There is also another relevant issue. Today, out of the eleven Justices at the Brazilian Supreme Court, eight were nominated by Presidents affiliated to the Worker’s Party. With the coming retirement of Celso de Mello this year, by the end of 2015 – when a probable lawsuit originating from “Petrolão” arrives at the docket, if the nominations are complete, there will be ten justices chosen by the Worker’s Party, out of eleven. Even though there is no objective evidence of bias from these justices, it is obvious that the situation is uncomfortable, and brings much more attention and criticism to the names that are floated by the press and the legal community.
It is clear that in the present circumstances, a nomination considered to be very close to the Worker’s Party or the government itself may not be viable. This past March 4th, the President of the Senate Renan Calheiros, who was included in the list of politicians investigated by the order of the Supreme Court in the new “Petrolão” scandal, clearly stated that the Senate might refuse an unsuitable nomination. That would be the first time in the history of the Brazilian republic in which the Senate refused to confirm a Supreme Court nomination. Hence, the impasse.
One final piece of the puzzle: a constitutional amendment called the “Cane Amendment.” The idea is to amend the constitutional rule that requires mandatory retirement at the age of 70 – which will allow the Justices that are coming to that age to remain in Court until the end of President Dilma’s term. That proposition had already been presented to Congress a long time ago, but gained momentum recently. Last week, the Chamber of Congress held a first round vote on the proposal and it was approved, leaving another round to be held. That approval is being classified as the Congress’ reaction to the investigations in “Petrolão”, and as a sign that the Congress would prefer not to change the Supreme Court’s existing justices for new ones nominated by the Worker’s Party.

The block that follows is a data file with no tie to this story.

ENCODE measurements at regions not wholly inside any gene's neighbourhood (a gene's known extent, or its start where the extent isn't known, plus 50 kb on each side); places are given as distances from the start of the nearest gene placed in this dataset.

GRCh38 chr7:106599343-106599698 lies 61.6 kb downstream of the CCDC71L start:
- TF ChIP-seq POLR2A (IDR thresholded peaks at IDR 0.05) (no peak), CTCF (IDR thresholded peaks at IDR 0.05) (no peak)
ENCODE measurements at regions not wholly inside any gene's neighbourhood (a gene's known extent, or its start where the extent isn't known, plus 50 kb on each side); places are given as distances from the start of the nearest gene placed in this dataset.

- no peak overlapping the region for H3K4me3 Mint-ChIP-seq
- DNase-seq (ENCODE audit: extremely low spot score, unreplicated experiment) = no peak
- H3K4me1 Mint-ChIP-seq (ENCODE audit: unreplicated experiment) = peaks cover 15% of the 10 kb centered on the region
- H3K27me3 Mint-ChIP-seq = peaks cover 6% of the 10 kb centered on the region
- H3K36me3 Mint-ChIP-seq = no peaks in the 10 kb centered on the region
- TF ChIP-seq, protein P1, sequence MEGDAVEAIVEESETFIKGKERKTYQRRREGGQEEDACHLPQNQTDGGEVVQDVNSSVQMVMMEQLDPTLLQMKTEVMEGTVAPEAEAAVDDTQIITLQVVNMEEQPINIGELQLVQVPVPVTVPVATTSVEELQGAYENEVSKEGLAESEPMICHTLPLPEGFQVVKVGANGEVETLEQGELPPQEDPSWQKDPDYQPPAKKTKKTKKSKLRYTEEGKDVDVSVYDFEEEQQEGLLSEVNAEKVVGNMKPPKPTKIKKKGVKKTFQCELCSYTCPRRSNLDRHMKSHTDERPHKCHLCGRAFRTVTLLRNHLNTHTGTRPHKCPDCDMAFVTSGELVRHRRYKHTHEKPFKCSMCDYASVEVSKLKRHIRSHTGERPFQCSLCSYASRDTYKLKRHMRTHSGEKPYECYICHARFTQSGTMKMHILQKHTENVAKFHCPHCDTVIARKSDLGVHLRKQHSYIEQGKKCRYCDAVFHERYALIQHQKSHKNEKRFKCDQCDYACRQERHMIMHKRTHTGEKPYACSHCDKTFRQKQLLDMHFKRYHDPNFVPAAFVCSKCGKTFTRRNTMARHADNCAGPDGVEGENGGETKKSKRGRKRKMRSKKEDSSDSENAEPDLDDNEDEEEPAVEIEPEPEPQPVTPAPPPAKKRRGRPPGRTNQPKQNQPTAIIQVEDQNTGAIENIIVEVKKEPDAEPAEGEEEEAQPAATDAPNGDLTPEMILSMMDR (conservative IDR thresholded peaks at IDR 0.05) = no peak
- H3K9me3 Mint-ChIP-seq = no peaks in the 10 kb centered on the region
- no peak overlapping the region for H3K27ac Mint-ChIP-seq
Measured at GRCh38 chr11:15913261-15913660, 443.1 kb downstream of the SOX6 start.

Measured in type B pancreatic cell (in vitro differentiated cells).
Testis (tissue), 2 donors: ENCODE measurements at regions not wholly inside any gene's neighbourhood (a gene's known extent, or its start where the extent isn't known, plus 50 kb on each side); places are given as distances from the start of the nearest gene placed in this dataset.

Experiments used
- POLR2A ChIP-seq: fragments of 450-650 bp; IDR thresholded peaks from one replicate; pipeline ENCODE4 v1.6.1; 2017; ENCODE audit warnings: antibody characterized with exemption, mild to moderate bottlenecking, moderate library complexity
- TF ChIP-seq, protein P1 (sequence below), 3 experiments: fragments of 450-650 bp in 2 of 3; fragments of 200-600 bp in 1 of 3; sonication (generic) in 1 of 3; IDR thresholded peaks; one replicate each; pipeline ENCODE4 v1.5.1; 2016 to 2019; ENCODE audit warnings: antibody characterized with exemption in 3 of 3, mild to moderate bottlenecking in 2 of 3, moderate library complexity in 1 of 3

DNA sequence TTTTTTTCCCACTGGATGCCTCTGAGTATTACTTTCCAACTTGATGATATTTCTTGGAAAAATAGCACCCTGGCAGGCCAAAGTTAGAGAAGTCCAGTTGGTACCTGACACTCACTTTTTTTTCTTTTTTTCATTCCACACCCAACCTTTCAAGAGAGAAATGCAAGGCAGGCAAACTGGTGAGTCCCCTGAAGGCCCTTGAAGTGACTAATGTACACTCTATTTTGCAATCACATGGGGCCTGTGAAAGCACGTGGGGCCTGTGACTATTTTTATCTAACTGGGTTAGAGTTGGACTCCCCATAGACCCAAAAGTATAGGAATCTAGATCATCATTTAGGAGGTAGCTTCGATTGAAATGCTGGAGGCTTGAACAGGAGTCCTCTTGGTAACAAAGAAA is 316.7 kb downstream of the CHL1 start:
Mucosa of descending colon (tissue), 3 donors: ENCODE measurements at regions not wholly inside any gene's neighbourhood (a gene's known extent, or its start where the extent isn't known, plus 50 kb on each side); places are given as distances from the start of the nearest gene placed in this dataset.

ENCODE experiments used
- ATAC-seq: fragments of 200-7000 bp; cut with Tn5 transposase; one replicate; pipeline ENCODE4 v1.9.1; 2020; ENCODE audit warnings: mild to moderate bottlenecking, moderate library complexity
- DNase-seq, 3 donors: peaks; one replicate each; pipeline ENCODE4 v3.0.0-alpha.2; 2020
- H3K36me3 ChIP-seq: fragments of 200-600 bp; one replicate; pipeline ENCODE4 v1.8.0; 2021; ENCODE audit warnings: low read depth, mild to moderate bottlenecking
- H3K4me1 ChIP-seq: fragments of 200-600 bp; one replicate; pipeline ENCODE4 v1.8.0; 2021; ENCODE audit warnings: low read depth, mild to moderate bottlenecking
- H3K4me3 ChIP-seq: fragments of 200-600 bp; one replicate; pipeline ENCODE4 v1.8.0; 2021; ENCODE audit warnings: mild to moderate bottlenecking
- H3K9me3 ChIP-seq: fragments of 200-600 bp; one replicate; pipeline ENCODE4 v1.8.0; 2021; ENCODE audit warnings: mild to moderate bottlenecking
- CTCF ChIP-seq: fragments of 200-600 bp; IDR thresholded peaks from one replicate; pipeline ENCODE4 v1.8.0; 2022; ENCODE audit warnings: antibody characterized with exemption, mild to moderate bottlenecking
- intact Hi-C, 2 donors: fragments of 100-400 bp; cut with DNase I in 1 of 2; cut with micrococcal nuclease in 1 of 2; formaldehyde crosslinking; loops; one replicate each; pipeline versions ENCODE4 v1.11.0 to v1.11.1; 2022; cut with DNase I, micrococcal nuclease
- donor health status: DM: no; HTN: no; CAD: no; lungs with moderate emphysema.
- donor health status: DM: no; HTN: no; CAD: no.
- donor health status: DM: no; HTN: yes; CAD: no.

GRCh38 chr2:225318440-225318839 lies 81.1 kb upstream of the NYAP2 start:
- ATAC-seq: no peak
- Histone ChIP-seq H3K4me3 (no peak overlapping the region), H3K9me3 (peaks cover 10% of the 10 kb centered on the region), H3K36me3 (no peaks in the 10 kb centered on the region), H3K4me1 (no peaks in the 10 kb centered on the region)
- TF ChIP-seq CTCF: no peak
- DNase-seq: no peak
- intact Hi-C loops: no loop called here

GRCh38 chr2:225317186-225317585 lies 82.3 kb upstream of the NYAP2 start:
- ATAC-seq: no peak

An analysis of this chain of events clearly illustrates many subjects already discussed by scholars. The evident influence of politics in judicial review, which is not entirely prevented by any kind of “institutional armoring,” is extremely notable. Even though in Brazil the judiciary and the Constitutional Court have a substantial amount of prerogatives oriented towards providing independence (tenure, administrative autonomy, reserved initiative in legislation concerning its own careers, internal organization and wages, etc.), the current situation demonstrates that an unlimited term might actually be harming the Court.
A second aspect that has already caught many scholars’ attention is the fact that the judicialization of mega-politics is a phenomenon that requires some sort of compliance or encouragement by other branches of government. The new political space that the Brazilian Supreme Court is enjoying comes with a price – for now, an embarrassing situation in which the President has clearly signaled that choosing a Justice for the Supreme Court is not a priority. Let us hope that in a very “heated” political market, the price for the judicialization of the mega politics does not become the currency of democracy.
Suggested citation: Vanice Regina Lírio do Valle, A Brewing Supreme Court Nomination Crisis in Brazil?, Int’l J. Const. L. Blog, Mar. 13, 2015, at: http://www.iconnectblog.com/2015/03/a-brewing-supreme-court-nomination-crisis-in-brazil/
 Friedman, Barry. “Politics of Judicial Review, The.” Tex. L. Rev. 84 (2005): 257.
 Hirschl, Ran. “The judicialization of mega-politics and the rise of political courts.” Annual Review of Political Science 11 (2008).